You will find nettle in the health food store in capsules. Most people find that about 2 grams will relieve an allergy attack.

Fenugreek seed

This little legume is getting a lot of attention lately for its many medicinal virtues. It is a very rich source of soluble fiber.

It is a very effective diabetes treatment, promoting substantial reductions in blood sugar, both from its fiber content, and the presence of other metabolically active components.

Fenugreek seed lowers total cholesterol, while increasing HDL.

It contains very high amounts of choline and beta carotene, both of which have been linked to Alzheimer’s prevention and treatment. (1)

Fenugreek contains the phytoestrogen diosgenin, which has gotten attention lately for its role in preventing breast cancer.

Use fenugreek liberally as a spice in foods. The dose shown in experiments to control blood sugar was much higher, about 100 grams per day. That’s a lot of fenugreek, which can be bitter in those quantities. In scientific studies, the fenugreek seed was often baked into a flat bread, or cooked into a soup. I have had good success with having people soak the seeds overnight to soften, and the just chow down, perhaps mixed with a mild food like oatmeal.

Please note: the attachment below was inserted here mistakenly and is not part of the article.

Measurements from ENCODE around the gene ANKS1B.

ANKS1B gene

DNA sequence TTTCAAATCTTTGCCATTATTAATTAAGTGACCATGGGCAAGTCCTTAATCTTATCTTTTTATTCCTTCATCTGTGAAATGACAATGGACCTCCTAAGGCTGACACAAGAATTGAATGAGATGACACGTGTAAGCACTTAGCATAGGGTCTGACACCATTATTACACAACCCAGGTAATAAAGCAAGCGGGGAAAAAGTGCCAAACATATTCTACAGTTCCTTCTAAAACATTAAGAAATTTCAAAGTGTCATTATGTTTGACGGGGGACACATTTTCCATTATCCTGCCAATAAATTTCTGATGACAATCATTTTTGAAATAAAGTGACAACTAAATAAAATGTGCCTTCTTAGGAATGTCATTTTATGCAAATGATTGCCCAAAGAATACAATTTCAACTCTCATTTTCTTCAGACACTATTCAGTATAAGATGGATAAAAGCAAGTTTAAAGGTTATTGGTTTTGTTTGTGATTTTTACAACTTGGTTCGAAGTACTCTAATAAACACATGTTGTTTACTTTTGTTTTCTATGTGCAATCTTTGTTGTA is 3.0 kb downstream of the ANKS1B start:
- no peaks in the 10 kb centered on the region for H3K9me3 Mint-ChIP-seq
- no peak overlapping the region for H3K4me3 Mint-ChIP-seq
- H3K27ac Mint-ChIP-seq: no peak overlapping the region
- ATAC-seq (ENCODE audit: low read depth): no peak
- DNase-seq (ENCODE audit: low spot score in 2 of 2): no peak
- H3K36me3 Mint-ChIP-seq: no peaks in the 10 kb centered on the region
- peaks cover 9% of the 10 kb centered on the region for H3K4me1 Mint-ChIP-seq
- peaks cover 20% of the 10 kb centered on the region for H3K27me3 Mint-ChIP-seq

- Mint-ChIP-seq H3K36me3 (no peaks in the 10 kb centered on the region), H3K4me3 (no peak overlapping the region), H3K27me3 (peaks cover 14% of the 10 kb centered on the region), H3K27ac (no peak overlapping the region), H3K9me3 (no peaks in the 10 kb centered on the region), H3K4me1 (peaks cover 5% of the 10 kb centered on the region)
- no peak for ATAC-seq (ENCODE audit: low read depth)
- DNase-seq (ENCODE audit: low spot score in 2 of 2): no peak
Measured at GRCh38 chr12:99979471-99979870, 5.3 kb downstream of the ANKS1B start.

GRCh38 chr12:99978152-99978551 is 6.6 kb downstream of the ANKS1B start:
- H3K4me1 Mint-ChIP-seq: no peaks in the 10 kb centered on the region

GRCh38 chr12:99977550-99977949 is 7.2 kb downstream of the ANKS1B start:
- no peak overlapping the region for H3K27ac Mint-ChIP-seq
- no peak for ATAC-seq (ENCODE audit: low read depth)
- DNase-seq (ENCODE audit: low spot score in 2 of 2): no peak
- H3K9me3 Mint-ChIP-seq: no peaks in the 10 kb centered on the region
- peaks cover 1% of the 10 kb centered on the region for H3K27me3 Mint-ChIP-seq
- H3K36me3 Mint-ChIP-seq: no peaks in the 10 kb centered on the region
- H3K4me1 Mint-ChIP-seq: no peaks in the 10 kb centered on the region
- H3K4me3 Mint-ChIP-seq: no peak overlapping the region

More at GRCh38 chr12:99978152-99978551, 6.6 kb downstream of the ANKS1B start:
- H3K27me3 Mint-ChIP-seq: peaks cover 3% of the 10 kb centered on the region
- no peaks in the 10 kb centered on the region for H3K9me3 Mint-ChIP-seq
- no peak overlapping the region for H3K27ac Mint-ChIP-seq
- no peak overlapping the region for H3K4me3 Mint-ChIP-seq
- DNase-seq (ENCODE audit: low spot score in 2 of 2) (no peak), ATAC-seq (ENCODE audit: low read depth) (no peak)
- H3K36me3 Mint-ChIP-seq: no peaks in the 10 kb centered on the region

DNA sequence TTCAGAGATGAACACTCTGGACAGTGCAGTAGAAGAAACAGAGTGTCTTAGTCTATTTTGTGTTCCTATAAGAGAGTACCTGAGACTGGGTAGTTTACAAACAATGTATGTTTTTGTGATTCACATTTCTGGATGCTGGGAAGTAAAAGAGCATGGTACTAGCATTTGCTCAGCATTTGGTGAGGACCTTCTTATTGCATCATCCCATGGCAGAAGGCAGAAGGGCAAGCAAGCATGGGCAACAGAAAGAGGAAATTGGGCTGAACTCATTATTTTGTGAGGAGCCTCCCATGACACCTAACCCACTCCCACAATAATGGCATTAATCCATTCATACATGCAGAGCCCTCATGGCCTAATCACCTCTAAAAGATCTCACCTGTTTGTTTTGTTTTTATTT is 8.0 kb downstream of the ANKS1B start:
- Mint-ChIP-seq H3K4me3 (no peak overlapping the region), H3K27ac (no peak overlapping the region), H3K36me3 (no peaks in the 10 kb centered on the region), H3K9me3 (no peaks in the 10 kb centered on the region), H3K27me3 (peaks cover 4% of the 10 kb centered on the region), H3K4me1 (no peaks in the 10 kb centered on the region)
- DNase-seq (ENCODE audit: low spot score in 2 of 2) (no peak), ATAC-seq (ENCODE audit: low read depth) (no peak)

However, one recent study showed significant reduction in total cholesterol and triglycerides with a dose of 2.5 grams twice daily, a dose that can easily be taken in capsules.(15) Fenugreek can be found in the health food store as whole powdered herb in capsules, or as a standardized extract.

With such a rich selection of healing foods to choose from, there should be little problem putting together a menu of delicious medicinal recipes. Use these foods daily. You’ll like making you cupboard in to your medicine chest.

Food Medicines

Plant Use Dose
Tomato Antioxidant, Anticancer, Prostate food, as sauce, juice
Rosemary Antioxidant, Anticancer, Detoxifier 1-2 cups tea, per day, food
Onion Asthma, Antioxidant, Anticancer (stomach) In food
Cinnamon Circulation, menstrual cramps, digestion up to 10 grams per day of medicinal quality cinnamon, in capsules, two days before, and during, menstruation, for cramps